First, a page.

Telstra and Ericsson have announced a deal with Perth-based mining and metals company South32 to deploy “one of the largest underground mining LTE networks in the world”. The new private LTE network, using Ericsson network equipment and Telstra radio spectrum, will be built at South32’s Cannington mine in northwest Queensland, which produces silver, lead and zinc.
The Cannington mine will have its own equipment, SIM cards and unique network codes for full autonomy and complete control of the network, which will stand apart from public networks, including Telstra’s own.
Telstra, which is handling the deployment, said in a statement: “Our analysis indicates this to be the most effective solution for underground miners and is capable of adapting to the unique geology and composition of the Cannington mine. It enables access to the latest advances in 4G LTE and NB-IoT, and is also upgradeable to 5G in the future.”
Telstra announced a similar private LTE deployment with a gold mine in Papua New Guinea in late July.
The Australian operator said the Carrington design, as it stands, is for a 6.5-kilometre underground LTE network using a private, virtualised core, and radio technologies distributed over “leaky feeder cable using LTE-capable bi-directional amplifiers”.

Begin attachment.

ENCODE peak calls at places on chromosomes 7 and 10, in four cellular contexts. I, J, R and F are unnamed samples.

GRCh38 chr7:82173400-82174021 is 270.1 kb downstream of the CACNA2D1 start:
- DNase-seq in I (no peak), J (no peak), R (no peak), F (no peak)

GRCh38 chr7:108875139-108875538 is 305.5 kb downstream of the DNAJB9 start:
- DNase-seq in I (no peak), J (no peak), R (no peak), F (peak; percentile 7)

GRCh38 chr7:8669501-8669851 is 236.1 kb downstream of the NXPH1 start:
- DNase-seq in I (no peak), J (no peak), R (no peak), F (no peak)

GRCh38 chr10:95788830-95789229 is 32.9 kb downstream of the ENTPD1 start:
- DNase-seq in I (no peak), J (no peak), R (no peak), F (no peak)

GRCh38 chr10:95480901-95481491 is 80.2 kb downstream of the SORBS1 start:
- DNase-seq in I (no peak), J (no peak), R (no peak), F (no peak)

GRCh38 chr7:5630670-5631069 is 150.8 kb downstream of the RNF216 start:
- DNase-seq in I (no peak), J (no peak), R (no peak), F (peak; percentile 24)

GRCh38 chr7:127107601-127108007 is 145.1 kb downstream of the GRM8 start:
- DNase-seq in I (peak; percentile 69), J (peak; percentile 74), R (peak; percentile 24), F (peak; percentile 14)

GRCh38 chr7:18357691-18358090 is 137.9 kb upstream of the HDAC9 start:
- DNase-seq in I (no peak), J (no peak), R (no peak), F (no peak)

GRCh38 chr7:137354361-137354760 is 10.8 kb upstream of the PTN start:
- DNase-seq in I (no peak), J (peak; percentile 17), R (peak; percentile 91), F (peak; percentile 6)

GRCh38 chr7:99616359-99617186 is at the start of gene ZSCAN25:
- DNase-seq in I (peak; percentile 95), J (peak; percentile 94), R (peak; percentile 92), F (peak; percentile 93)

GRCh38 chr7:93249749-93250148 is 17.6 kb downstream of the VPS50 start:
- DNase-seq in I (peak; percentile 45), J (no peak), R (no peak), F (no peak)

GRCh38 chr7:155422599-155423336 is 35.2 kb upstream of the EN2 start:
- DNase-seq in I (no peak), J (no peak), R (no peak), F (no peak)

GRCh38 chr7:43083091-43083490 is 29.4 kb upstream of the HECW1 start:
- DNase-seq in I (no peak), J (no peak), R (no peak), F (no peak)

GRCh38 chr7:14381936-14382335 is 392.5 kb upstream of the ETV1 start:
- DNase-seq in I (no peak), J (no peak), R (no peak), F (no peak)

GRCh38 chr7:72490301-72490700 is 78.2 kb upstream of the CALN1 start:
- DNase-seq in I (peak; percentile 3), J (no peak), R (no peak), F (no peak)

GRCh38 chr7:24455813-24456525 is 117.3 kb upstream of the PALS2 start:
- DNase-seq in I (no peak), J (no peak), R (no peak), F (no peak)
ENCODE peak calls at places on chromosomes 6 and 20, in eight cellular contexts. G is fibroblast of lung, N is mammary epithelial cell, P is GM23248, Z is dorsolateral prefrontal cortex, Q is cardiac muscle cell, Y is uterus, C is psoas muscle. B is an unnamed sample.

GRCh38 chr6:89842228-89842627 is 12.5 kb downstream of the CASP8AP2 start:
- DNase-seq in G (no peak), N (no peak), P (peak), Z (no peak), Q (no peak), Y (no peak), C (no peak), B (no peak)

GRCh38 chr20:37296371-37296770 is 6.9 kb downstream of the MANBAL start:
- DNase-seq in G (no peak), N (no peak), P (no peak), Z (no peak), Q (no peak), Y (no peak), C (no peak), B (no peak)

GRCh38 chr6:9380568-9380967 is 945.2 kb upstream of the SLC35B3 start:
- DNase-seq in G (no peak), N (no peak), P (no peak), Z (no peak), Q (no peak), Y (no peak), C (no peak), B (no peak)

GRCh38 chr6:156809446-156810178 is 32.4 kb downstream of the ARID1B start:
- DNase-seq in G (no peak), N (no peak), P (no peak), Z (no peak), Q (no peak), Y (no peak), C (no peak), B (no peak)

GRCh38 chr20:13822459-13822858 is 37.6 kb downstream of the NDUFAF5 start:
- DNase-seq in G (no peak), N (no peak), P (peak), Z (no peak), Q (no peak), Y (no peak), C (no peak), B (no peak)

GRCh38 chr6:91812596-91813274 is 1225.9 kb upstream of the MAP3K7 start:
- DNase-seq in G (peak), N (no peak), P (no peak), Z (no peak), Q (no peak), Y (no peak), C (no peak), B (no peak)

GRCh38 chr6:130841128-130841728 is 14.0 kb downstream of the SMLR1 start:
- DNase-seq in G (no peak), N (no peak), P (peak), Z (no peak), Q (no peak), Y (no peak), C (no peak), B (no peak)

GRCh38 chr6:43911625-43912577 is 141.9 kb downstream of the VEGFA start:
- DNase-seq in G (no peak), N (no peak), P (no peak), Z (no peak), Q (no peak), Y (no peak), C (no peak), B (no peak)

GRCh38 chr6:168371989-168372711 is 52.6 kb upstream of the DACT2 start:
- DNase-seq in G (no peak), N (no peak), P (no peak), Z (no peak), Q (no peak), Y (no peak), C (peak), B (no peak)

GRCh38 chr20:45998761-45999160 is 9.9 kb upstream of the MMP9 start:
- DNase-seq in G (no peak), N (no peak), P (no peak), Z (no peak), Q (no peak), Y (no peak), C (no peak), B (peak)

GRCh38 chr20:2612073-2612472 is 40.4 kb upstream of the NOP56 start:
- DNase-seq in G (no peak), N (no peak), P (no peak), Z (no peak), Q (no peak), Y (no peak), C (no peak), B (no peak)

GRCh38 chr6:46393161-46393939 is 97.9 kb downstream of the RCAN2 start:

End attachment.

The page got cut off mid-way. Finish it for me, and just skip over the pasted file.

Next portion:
Leaky feeder solutions from manufacturer METStech make extending LTE underground a more commercially realistic and safer prospect, it said.
Telstra commented: “At its full deployment, it’ll become one of the largest underground mining LTE networks in the world using leaky feeder. We’re excited to help drive South32’s Cannington mine further with this new private network, as it looks to pay dividends to safety, productivity and more.”
The network will drive improved safety, automation and mechanisation at the site and will connect staff to vehicles and sensors around the mine. The high throughput and low latency offered by the system means staff will be able to control critical equipment without interruption.
In July, Telstra announced deployment of a private LTE network at the Lihir gold mine in Papua New Guinea, as the first deployment of private LTE in the region. The site, located 900 kilometres north-east of Port Moresby, is owned and operated by Lihir Gold Limited, and managed by Melbourne-headquartered Newcrest Mining.
Telstra Mining Services worked with Newcrest to design, test, and deploy the network.
Channa Seneviratne, network engineering executive at Telstra, said this week 5G will drive the next wave of the industrial revolution, with advances in machine learning, analytics and artificial intelligence. It could contribute $12 trillion to the global economy by 2035, according to Sky News in Australia.